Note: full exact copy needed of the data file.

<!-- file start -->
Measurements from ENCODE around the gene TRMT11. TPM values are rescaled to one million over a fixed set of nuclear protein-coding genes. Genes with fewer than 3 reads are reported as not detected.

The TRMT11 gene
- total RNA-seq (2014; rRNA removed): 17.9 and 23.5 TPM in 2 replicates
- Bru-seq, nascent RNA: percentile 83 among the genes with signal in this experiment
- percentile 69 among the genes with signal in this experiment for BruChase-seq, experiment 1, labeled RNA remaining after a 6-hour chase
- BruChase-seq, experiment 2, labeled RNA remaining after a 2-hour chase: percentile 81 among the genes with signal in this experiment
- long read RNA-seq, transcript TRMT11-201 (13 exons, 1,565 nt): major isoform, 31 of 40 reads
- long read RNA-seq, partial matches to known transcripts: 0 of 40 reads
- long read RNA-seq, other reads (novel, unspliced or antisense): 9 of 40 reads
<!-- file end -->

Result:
Measurements from ENCODE around the gene TRMT11. TPM values are rescaled to one million over a fixed set of nuclear protein-coding genes. Genes with fewer than 3 reads are reported as not detected.

The TRMT11 gene
- total RNA-seq (2014; rRNA removed): 17.9 and 23.5 TPM in 2 replicates
- Bru-seq, nascent RNA: percentile 83 among the genes with signal in this experiment
- percentile 69 among the genes with signal in this experiment for BruChase-seq, experiment 1, labeled RNA remaining after a 6-hour chase
- BruChase-seq, experiment 2, labeled RNA remaining after a 2-hour chase: percentile 81 among the genes with signal in this experiment
- long read RNA-seq, transcript TRMT11-201 (13 exons, 1,565 nt): major isoform, 31 of 40 reads
- long read RNA-seq, partial matches to known transcripts: 0 of 40 reads
- long read RNA-seq, other reads (novel, unspliced or antisense): 9 of 40 reads